The Ministry of Internal Affairs has taken over the botched up National Identity card project under which massive registration and identification of Ugandan nationals will be conducted, Daily Monitor has learnt.
The project, to cost $56 million (about Shs90 billion) is in its last phase of the planning stage, after Internal Affairs Minister Ruhakana Rugunda and Permanent Secretary Stephen Kagoda named a six-member taskforce headed by Ms Irene Tewungwa, to spearhead the project.
The project earlier had its procurement process ending up in a scandal when it was being administered under the Ministry of Finance. According to an August, 2008 project road map, a copy Daily Monitor has seen, the task-force, which was appointed about four moths ago, has recommended that the original arrangement under “the Build-Operate-Transfer (BOT) basis be replaced and the government finances the project.
Accordingly, the government will only procure technology from a supplier who will only be engaged in training the officials in using the technology.
“Considering the dangers associated with having such critical national data under the control of third parties, it is strongly recommended that this arrangement be dropped,” the roadmap produced by Ms Tewungwa’s taskforce reads.
“Instead, money must be found by the government to put up the data bank. Development partners can be requested to help with the financing but the programme must be government-owned and controlled all through.”
Dr Rugunda was unavailable for comment over the weekend but a reliable Internal Affairs source intimated to Daily Monitor that Dr Rugunda on Thursday convened an inter-ministerial meeting attended by the Attorney General, Dr Khiddu Makubuya, in which the project progress was communicated.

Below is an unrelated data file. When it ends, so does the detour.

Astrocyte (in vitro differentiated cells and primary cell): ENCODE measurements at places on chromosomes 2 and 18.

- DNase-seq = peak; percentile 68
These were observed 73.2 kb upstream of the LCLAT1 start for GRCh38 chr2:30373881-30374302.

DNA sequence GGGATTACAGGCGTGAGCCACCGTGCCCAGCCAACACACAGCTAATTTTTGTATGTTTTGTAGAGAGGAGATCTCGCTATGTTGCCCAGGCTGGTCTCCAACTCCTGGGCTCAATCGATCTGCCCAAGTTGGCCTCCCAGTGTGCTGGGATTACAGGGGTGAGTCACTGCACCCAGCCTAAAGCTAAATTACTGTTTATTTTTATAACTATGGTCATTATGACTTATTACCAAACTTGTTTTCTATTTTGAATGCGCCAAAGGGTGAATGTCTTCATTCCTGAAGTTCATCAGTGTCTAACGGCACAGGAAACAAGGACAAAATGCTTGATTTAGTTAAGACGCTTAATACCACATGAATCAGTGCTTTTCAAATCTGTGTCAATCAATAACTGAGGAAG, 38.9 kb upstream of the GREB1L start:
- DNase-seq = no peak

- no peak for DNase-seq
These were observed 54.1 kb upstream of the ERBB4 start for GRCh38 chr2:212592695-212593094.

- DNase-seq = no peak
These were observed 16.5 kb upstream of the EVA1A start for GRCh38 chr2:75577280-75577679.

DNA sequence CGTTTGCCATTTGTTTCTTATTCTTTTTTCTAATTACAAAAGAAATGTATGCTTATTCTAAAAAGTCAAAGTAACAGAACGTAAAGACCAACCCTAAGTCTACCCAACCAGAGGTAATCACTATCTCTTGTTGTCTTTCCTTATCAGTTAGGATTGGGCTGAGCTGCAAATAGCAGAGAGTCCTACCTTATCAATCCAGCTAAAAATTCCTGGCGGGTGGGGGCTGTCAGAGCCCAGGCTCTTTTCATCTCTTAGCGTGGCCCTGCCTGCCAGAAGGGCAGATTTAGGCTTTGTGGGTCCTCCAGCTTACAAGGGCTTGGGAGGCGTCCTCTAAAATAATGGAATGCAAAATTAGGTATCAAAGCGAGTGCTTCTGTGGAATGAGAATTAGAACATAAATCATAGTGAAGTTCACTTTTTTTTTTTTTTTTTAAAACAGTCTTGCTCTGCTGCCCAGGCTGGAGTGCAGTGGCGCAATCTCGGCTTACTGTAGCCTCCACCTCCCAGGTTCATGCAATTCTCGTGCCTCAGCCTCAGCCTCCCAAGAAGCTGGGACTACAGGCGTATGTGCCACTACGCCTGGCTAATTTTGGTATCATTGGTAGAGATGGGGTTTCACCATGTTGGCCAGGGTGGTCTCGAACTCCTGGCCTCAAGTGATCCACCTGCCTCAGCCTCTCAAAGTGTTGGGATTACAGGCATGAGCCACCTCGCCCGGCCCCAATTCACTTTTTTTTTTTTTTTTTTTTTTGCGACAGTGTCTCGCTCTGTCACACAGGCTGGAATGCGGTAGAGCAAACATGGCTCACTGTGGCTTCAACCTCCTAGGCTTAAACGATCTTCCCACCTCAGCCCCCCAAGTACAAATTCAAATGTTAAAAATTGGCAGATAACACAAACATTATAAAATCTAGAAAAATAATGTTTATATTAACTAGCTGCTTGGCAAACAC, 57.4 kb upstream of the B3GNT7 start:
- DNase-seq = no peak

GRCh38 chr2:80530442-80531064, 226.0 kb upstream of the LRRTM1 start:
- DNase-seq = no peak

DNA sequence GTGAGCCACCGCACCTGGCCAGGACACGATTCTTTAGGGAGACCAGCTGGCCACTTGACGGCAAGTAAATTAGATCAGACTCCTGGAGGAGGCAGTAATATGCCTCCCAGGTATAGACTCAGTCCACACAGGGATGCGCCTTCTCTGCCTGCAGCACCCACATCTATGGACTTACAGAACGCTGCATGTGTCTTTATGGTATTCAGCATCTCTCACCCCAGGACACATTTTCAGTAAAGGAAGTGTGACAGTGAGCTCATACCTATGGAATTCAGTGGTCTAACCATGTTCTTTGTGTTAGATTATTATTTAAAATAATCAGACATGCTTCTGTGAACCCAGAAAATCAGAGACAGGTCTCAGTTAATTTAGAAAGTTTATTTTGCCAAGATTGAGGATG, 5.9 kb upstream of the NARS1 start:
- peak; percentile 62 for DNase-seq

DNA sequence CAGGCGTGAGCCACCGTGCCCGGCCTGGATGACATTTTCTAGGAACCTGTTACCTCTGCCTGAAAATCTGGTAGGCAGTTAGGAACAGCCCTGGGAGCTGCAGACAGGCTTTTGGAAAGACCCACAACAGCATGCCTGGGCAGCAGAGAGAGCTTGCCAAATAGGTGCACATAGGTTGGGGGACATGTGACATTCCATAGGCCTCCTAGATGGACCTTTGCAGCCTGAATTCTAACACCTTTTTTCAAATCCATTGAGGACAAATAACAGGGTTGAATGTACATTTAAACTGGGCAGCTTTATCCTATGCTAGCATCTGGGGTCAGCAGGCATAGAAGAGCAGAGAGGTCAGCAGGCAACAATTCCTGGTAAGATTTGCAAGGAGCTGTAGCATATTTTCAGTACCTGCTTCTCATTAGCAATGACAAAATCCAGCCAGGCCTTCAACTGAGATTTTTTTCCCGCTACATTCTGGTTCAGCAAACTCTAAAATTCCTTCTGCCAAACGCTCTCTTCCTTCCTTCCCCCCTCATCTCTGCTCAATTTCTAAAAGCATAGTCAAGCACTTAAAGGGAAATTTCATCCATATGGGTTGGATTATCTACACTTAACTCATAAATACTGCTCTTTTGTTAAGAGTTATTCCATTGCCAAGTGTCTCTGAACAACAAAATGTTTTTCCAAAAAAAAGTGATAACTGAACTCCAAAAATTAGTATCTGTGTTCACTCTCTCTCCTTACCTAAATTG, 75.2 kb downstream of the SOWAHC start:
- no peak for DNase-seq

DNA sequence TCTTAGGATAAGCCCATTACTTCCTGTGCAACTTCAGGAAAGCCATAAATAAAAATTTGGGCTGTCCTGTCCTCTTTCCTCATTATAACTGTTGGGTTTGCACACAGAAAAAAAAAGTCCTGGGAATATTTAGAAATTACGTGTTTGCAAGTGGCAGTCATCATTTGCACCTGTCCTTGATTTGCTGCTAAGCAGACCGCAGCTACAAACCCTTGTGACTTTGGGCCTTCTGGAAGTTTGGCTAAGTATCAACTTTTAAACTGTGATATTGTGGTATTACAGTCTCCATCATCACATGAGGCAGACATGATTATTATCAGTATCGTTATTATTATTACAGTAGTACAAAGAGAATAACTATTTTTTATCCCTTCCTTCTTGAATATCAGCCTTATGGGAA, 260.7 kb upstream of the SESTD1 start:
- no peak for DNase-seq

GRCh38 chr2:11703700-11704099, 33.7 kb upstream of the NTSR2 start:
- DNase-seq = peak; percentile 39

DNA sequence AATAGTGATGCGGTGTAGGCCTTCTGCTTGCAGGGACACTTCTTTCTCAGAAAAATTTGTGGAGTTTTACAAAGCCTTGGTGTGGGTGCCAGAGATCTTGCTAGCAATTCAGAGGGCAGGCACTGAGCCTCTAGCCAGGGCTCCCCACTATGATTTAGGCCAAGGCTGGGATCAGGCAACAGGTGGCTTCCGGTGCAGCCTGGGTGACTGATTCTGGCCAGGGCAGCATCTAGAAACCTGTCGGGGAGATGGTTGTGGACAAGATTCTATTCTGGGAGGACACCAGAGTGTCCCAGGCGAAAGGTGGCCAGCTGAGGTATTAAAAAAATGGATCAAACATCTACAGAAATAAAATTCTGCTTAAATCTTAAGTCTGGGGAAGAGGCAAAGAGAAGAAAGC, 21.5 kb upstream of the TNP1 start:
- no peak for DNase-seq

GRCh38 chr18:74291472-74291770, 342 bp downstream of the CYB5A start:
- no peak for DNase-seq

Other ministers in attendance included Maj. Gen. Kahinda Otafiire (Local Government), Dr Crispus Kiyonga (Defence), Prof Semakula Kiwanuka (State for Finance), a representative for Information and Communication Technology Ministry and the Electoral Commission team lead by Chairman Badru Kiggundu and Secretary Sam Rwakoojo.
The meeting, according to the source, who preferred no to be named because of the sensitivity of the matter, agreed to broaden the taskforce to an inter-ministerial level to improve the roadmap. The take-over of the multi-million dollar project by the government means that South African company Face Technologies will have to re-tender if they are interested in the ID project.
In February, Face Technologies served the government with a notice of intention to sue seeking to recover Shs87 billion for freezing its contract to manage the ID project which the company claimed had caused it financial loss.
According to the notice served to the Attorney General on February 8, Face Technologies (FT) claimed the government committed itself when it offered them the tender to manage the National Population Databank and Identification System (NPDIS), but failed to proceed with the contract.
The Ministry of Finance, under which the project was then managed, on January 5, 2006 wrote to the South African company informing them that they had emerged the best bidder.
But almost immediately, the project got sucked into multiple scandals with former State Minister for Planning Isaac Musumba claiming that another company offered better terms than FT.
The Inspector General of Government Justice Faith Mwondha later stopped the project and started investigations into the deal after one of the losing firms, Contec Global, complained that they had been unfairly treated in the evaluation of the bids.
The IGG later recommended the cancellation of the process citing bribery and influence-peddling in the tender process and owning to the fact that Article 16 of the Constitution places the registration of citizens, the issuance of personal identification numbers and Ids under the National Citizenship and Immigration Control Board which is under the Ministry of Internal Affairs.
A source, who attended the Thursday meeting, indicated that Prof Makubuya indicated that Face Technologies, apart from serving him with a 45-day notice of intention to sue, had not lodged any court suit; hence there was no challenge to the implementation of the project by the government.
“The meeting noted that when it comes to procurement, the process will start afresh,” the source said.